So let me start by saying that anybody willing to ride for any reason in this Seattle monsoon season gets my respect. But today was special. It wasn’t really about us as riders, rather the men and women previously serving our country with their most precious lives. This ride was supported by many in the motorcycling community and brought many riding organizations together. I heard about it through Greater Seattle and Puget Sound Motorcycle Riders Meetup and there 1285 members. http://www.meetup.com/bikers/events/165377942/. While I used to go to these type of group rides when I first came to WA as a way to meet friends and learn places to ride, they aren’t usually my first choice anymore. Now I remember what I was missing.
Today however, I felt compelled for three reasons: 1st, I had not seen my friend Tim Walls in way too long; 2nd I was doing some demographic research for our new business and 3rd I was moved by this cause. While I have never directly served in our military, I have nothing but the utmost respect for those that have. To think that some could die fighting for their country and not be properly honored or even buried seems like a true shame. Therefore, I geared up in all my high-tech and very waterproof gear and road my odd-man-out BMW with a couple hundred leather clad supporters. My hat is off to all that made it. Here is some supporting information about the event, the hosts and the organizations:
Join us in honoring 15 recovered Veterans by escorting their remains to Tahoma National Cemetery on Saturday, March 8, 2014. (Thanks to Lawless Harley Davidson in Renton for hosting.) Ceremony begins at noon. Traffic control is provided by Elite Motor Escort Service. These 15 Veterans were recovered from Funeral Homes and Crematories in Western Washington. Special thanks to the Snohomish County Medical Examiner’s Office for their support in the search for these Veterans. This event was in support of the Missing In America Project: http://www.miap.us/index.asp “…focus of the MIA Project will be a massive, nation-wide effort to locate, identify and inter the unclaimed remains of forgotten veterans.”
Now, it is quite something when hundreds of motorcycles (estimated at about 200 or so) get together in a parking lot and a whole other thing when flashing escort lights stop traffic and the parade stretches as far as the eye can see. Then you know it is something special. For these type of rides it is not about you as an individual rider, rather how well you can pay attention and travel well in a herd. Not easy given the very extreme accordion effect that kicks in with group rides. This happens with about 7 or more and only gets amplified in larger numbers. If you are a new rider – please don’t do something like this in your first six months or few thousand miles. Travel by yourself and with a small group of friends first. You will be happy you did. Today was an easy enough ride and when you have the “I am not in a hurry mindset” it is all good.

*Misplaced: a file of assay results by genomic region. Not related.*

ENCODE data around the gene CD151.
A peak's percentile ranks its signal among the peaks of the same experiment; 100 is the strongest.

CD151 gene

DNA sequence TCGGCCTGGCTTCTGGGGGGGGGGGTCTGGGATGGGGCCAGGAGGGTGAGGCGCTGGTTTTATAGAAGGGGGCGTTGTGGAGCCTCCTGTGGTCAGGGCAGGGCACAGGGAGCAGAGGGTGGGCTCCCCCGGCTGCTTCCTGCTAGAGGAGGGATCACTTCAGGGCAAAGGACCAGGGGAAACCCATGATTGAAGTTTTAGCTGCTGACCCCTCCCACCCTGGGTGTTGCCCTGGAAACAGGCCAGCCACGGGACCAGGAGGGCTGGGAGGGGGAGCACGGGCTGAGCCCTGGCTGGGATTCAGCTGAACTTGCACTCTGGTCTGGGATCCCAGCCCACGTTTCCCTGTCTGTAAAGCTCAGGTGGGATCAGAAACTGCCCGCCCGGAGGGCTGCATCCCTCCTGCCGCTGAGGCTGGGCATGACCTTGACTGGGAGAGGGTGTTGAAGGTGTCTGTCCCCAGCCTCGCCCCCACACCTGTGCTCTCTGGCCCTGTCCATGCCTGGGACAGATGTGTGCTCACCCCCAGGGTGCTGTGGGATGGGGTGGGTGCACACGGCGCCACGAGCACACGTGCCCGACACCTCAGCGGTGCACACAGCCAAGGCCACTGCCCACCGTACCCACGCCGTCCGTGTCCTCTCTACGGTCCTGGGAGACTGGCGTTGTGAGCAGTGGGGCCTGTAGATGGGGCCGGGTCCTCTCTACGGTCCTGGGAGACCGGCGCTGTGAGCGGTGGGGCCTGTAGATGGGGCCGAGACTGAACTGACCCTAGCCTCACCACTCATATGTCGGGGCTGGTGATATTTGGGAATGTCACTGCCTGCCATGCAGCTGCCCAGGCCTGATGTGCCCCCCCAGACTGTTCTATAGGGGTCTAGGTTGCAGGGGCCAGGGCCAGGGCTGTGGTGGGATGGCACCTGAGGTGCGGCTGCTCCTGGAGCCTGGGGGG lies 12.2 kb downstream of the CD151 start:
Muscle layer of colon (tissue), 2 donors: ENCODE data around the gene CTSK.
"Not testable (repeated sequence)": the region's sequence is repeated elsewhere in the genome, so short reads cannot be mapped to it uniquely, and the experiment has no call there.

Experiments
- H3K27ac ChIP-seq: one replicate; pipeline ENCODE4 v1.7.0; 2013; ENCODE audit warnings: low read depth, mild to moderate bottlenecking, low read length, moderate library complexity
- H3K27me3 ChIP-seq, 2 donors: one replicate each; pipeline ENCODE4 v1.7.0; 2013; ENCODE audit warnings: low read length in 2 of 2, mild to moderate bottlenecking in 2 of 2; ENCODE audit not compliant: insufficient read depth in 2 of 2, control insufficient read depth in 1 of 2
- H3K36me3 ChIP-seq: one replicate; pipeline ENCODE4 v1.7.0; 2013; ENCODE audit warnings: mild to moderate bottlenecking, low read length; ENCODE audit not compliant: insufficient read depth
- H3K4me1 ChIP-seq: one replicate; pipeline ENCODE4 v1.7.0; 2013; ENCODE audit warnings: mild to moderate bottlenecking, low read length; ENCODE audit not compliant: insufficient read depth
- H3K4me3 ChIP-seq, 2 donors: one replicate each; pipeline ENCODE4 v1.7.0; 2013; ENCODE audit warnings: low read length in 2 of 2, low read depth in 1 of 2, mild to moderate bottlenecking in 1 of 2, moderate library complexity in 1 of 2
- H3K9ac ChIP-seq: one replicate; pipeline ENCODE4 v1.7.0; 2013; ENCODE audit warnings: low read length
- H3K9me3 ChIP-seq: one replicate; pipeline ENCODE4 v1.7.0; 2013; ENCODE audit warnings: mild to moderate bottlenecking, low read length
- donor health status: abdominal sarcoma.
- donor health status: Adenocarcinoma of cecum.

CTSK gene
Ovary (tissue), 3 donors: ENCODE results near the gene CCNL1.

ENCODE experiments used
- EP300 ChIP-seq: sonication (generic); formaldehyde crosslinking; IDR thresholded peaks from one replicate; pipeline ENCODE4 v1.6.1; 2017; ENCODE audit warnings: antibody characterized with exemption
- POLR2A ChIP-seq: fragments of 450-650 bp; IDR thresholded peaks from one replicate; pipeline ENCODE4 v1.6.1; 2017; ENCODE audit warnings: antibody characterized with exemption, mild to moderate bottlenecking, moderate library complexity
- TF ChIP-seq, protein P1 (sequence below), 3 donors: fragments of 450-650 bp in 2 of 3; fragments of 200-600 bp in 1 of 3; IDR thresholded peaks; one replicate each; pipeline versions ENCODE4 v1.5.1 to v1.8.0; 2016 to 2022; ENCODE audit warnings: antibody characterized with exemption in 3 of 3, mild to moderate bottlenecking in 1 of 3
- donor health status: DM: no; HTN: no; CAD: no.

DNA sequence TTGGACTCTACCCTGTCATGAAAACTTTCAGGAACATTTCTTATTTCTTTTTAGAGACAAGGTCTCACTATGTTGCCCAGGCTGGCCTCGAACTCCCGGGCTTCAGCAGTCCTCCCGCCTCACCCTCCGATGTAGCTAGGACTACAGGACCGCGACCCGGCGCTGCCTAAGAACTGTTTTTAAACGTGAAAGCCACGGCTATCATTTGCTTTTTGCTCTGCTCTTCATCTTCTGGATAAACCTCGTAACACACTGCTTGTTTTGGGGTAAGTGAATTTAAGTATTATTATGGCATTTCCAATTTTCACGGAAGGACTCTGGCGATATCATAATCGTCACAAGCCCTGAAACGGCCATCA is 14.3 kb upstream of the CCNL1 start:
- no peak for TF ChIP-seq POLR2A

Seeing old acquaintances Tim, Pat & Matt and meeting new friends like Kim, Stig and many others is always a highlight for these type of rides. If you are new to the area riding with others will expand your circle exponentially. But I digress as it was riding to the Tahoma National Cemetery for this service that was the real point. http://www.cem.va.gov/cems/nchp/tahoma.asp. Riding through the surrounding communities to get to Covington was pleasant and mostly uneventful. (Not sure the Escort Rider meant to go down in front of his/her buddies ;-) All fine as far as I could tell.
Seeing the cars stopped and people sometimes lining the streets with hands waving, smiles and thumbs up is always heartwarming. Pulling into the actual burial site however made all my hairs stand on end. Yes, even wedged in a helmet and heavy rain gear. Silently walking up to the ceremony provided moments for important reflection. Mostly thoughts of thanks for those that serve and gratefulness for what we have – much of it thanks to them. Countless flags, veterans all at attention and 6 gun salutes will definitely give you a chill.
After the service, Tim and I sat and chatted for a while in the rain. We spoke of the old days, people and his great new-to-him bike. Beautiful and sounded great too. If I know Tim, he is eager to get out on some spirited rides and some long distance hauls. He gets kudos for being one of the smart ‘pack light, pack right’ kind of guys. (Thanks Tom Mehren of Soundrider.com (http://store.mm411.com/index.cfm?fuseaction=product.display&product_ID=1082&ParentCat=179). My meandering ride home in the pouring rain was pleasant enough as I found some choice and undiscovered to me roads. Things where getting just too darn wet so I turned east and made the climb up Tiger Mountain Road where a warm show and some fresh home-roasted and carefully brewed coffee was just minutes away. A day well spent.